Larry Siedentop's Inventing the Individual: The Origins of Western Liberalism is outstanding. It traces the origins of concepts like equality and individuality—starting with the earliest societies, worshipping around the ancestral fires, and then moving through the classical period, the early church, Christendom and the Renaissance, and finishing with the modern West—and it gives a good deal of the credit to Christianity. In the midst of the story, which is beautifully told, there are some asides which really make you stop and think. Here's one on the differences between pagan and Christian architecture, and the powerful difference in worldview they represent:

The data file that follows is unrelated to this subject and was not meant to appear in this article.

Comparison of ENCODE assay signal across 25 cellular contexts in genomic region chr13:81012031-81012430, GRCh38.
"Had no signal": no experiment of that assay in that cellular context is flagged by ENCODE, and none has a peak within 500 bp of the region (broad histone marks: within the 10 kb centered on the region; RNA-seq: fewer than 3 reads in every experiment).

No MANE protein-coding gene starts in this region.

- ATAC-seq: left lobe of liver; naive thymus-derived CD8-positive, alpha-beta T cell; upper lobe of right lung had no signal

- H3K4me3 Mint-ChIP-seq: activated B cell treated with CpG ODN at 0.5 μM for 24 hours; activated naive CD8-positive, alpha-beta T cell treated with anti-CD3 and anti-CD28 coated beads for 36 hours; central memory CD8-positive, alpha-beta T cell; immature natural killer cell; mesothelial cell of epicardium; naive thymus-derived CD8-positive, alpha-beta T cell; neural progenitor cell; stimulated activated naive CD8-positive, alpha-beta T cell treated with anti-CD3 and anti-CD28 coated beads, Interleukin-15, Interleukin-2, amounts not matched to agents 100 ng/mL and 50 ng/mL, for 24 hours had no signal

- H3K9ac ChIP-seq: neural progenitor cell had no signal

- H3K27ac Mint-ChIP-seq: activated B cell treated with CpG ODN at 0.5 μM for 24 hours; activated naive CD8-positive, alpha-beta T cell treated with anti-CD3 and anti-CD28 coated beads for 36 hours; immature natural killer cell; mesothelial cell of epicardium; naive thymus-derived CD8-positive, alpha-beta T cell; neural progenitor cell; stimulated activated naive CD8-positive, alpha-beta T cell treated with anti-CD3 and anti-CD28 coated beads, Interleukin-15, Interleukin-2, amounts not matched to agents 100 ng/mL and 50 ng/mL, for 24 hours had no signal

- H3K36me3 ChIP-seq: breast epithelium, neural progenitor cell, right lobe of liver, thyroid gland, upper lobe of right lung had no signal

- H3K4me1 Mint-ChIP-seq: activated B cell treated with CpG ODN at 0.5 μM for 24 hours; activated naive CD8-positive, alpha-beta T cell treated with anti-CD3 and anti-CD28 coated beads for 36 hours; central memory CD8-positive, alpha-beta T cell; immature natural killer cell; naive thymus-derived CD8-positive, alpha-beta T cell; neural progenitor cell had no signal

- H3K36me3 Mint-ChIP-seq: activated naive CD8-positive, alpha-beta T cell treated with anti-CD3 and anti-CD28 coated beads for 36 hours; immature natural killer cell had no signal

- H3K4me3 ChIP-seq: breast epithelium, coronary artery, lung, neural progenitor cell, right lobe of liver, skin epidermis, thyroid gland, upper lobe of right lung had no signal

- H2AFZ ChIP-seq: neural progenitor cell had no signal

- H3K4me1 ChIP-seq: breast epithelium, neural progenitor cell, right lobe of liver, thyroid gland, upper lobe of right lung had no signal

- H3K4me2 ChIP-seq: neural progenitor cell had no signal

Christianity was turning outward and visible things inwards. The basilicas built in Rome by the Emperor Constantine, after his conversion in 312, gave architectural expression to the difference of focus between paganism and the new moral beliefs. In place of the ancient temple, with its splendid columns and decorations on the exterior, the Christian basilica was simple, unadorned brick on the outside, with columns and decorations reserved for the interior. The change was symptomatic. Where paganism had concerned itself primarily with external conformity of behaviour, Christianity now concerned itself especially with inner conviction.
(This blog originally appeared on Think Theology)